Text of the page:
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UNCTAD: How digital multinationals are transforming global trade and investment

“Digital MNEs can provide a boost to competitiveness across all sectors, new opportunities for business and entrepreneurial activity and new avenues for market access and participation in global value chains,” said James Zhan, UNCTAD’s director of investment and enterprise development.

Digital multinational enterprises are growing at breakneck speed and changing the nature of cross-border investment.

The international production footprint of digital multinational enterprises (MNEs), which was already expanding, has grown even faster during the COVID-19 pandemic.

UNCTAD’s Global Investment Trends Monitor published on 27 April unveils new rankings of the top 100 digital MNEs, whose total sales were almost 160% higher in 2021 than in 2016, with an average increase of 21% per year.

Their net income grew by over 60% between 2020 and 2021, in contrast to a flat trend for the traditional top 100 MNEs, excluding those in the technology sector.

The top 100 digital MNEs include leading players such as Uber, Twitter and Meta.

The report also looks at the impact of the world’s largest digital MNEs on trade and investment.

Digital multinationals ‘highly dynamic’

Firms such as Uber, Twitter and Meta are large, publicly listed global companies with core business in one of four digital economy segments: platforms, solutions, content or e-commerce.

The inherent dynamism of digital companies, coupled with accelerating adoption of digital solutions driven by the pandemic, has fuelled significant changes to the top 100 list.

Over past five years, 39 new companies have joined the ranking, replacing others that were acquired or outranked.

During that time, the number of internet platforms on the list has risen from 11 to 15, with nine new names.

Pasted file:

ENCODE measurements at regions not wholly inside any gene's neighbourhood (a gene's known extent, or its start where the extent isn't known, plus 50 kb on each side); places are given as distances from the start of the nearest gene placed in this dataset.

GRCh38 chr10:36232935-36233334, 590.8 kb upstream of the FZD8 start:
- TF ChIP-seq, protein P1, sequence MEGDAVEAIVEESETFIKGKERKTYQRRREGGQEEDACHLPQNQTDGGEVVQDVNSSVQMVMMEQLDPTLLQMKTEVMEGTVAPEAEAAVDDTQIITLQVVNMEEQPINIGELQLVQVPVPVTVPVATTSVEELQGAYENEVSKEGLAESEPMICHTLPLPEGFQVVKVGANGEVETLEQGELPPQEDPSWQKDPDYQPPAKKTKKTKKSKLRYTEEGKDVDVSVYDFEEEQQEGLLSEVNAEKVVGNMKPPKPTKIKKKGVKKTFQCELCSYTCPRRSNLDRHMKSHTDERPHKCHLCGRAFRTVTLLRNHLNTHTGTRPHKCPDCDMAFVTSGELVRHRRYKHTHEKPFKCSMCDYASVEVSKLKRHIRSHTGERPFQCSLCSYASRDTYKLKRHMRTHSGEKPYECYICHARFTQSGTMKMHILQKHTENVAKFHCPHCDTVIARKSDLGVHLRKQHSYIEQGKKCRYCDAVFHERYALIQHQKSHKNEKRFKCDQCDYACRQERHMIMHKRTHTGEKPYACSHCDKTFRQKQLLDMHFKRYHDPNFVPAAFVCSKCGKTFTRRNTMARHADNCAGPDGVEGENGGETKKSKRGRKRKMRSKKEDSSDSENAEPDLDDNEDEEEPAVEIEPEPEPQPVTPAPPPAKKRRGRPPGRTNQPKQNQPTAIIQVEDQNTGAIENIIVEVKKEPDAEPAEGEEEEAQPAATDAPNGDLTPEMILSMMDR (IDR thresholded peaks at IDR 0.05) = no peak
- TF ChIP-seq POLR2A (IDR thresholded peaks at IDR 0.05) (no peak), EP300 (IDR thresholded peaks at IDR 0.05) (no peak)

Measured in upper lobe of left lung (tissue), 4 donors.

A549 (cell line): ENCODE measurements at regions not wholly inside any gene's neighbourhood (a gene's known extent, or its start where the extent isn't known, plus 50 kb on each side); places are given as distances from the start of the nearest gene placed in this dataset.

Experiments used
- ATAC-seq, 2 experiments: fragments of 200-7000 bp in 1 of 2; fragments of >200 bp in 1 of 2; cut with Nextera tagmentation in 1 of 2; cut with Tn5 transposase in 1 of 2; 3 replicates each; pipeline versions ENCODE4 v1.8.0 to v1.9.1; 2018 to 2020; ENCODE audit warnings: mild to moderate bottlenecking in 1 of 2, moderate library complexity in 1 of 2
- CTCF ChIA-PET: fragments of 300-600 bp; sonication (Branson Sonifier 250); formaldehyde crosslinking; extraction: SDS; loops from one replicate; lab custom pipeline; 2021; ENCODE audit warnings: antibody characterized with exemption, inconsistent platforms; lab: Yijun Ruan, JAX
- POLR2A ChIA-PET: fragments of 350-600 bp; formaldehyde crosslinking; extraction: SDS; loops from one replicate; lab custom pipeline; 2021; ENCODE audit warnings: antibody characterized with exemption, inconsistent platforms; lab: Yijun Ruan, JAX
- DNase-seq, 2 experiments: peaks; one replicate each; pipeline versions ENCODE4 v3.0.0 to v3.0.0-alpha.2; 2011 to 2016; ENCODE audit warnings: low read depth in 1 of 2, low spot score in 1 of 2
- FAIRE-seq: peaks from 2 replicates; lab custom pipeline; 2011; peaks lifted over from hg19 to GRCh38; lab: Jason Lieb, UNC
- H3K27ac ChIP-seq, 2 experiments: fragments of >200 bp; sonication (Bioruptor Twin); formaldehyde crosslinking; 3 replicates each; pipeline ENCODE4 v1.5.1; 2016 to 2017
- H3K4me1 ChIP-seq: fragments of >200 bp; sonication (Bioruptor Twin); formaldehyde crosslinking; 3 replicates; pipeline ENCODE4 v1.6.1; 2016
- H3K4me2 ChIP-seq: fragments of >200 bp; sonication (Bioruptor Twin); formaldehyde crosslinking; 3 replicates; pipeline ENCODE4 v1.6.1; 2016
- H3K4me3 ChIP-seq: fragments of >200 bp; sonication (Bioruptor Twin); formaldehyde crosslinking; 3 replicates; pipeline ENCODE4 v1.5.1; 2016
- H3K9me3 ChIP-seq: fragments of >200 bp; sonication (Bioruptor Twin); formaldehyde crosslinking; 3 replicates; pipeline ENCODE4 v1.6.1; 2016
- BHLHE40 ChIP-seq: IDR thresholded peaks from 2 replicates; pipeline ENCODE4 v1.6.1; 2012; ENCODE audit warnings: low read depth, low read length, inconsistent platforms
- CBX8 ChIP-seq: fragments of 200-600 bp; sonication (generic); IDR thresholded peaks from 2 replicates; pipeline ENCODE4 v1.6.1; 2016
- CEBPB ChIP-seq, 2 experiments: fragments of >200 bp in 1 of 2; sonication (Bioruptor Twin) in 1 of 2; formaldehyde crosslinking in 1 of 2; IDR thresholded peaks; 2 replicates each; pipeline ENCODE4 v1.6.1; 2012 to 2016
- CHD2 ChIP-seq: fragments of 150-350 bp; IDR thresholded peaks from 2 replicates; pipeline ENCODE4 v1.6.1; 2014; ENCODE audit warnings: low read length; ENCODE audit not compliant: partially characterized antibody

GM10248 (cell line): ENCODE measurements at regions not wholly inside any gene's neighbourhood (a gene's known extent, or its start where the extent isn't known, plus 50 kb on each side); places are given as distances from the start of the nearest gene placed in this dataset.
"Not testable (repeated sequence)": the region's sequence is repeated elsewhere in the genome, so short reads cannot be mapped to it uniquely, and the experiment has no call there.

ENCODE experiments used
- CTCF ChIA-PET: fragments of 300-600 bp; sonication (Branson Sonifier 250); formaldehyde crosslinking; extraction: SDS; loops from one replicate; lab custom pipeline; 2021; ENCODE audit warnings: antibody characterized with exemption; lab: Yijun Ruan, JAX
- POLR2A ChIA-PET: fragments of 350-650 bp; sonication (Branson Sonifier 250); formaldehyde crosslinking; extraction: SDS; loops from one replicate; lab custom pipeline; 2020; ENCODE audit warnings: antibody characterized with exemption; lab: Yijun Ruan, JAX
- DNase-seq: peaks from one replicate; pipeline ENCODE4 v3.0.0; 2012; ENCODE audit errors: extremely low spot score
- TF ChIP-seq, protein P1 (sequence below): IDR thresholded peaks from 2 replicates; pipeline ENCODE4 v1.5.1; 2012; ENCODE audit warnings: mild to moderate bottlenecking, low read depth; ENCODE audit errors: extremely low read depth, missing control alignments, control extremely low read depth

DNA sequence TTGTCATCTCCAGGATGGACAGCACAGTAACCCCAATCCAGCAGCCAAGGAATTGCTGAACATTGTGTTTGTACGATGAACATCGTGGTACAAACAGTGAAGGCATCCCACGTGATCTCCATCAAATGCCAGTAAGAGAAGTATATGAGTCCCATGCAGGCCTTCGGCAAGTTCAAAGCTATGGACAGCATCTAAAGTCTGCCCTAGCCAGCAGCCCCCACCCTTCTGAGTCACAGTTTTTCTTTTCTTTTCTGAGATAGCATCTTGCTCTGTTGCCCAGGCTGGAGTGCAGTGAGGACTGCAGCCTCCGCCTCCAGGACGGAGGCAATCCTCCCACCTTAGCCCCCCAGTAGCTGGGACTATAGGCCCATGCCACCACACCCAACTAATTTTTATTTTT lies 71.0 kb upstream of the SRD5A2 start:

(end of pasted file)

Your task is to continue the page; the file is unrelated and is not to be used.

The digital solutions segment, which has the most companies – 34 – on the list, is followed by digital content, which accounted for 31% of the total revenue of the top 100 in 2021.

E-commerce is the segment with the highest share of revenue, with just two big firms – Amazon from the United States and Alibaba from China – making up 34% of the top 100’s total revenue.

Geographical distribution ‘very concentrated’

The ranking is still dominated by companies from developed economies, mostly from the U.S. and Europe.

But geographical diversity has improved, with companies from China, Southeast Asia and Latin America entering the top 100.

As for the e-commerce segment, local knowledge is proving to be an important factor, as evidenced by the higher share of non-American MNEs on the list.

More greenfield investment

Digital MNEs can reach overseas markets with little or no investment in physical assets.

Since 2016, their foreign asset footprint has decreased, while foreign sales have grown. The ratio between the latter and the former is up by 11%, with most of the rise taking place in 2021 due to the spike in sales during the COVID-19 pandemic.

However, the pandemic has pushed some digital MNEs to invest in overseas operations.

E-commerce MNEs, in particular, shored up greenfield investments – mostly in logistics and distribution projects – by 120% in 2020 and a further 10% in 2021.

“Digitals are a very dynamic group of companies that, based on firm-specific advantages in intangibles, network effects and digital assets, can reach scale in a short time and expand abroad seamlessly,” Mr. Zhan said.
“As such, the global expansion of digital MNEs is highly relevant for the development strategies of host economies,” he added.

UNCTAD’s current ranking of the top 100 digital MNEs updates the first edition published in 2017.

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